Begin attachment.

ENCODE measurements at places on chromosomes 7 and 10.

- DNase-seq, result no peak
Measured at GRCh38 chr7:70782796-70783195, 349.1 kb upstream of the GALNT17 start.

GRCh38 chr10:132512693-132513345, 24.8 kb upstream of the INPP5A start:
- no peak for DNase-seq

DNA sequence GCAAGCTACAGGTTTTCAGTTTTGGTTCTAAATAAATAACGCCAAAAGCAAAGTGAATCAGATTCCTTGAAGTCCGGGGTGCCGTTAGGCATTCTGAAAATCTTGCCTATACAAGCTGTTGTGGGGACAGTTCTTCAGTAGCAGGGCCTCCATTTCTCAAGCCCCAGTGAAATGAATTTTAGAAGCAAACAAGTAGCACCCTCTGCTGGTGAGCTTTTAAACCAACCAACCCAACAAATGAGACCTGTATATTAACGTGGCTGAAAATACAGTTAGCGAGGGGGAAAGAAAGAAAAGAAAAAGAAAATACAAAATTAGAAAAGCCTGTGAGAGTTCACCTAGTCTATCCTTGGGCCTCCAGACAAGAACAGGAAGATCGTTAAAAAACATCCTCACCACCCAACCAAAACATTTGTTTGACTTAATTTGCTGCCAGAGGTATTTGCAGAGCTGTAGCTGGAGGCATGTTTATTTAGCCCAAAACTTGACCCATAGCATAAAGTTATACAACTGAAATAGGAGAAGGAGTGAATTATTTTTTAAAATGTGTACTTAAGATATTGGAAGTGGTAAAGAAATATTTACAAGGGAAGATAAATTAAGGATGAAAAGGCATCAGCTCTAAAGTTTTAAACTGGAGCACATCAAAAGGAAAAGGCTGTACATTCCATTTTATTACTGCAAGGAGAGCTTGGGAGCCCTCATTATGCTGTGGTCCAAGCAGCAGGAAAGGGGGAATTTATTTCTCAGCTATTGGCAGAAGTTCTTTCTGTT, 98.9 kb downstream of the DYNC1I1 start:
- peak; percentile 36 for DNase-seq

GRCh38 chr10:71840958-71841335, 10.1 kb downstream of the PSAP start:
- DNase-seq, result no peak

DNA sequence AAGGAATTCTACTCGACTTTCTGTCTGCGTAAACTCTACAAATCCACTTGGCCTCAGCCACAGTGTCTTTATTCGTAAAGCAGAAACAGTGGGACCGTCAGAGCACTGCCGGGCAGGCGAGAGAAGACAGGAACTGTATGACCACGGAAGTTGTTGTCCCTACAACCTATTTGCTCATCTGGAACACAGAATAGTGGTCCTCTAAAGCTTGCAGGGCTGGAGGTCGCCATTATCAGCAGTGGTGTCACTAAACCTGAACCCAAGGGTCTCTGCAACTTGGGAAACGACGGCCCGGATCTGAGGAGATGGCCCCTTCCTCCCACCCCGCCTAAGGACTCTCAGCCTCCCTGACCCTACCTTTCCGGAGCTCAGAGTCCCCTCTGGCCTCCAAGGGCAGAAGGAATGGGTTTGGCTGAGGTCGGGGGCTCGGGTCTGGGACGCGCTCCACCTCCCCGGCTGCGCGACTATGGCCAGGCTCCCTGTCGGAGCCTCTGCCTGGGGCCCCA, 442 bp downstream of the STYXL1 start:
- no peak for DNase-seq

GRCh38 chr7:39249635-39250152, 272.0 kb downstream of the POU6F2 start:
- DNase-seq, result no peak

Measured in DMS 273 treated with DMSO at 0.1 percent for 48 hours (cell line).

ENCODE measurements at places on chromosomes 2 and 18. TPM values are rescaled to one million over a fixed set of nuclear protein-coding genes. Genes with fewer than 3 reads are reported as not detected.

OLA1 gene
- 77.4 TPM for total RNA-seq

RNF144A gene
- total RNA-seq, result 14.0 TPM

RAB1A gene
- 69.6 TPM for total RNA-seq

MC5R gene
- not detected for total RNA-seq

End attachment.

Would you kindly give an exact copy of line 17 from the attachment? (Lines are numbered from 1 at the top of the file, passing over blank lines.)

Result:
- 77.4 TPM for total RNA-seq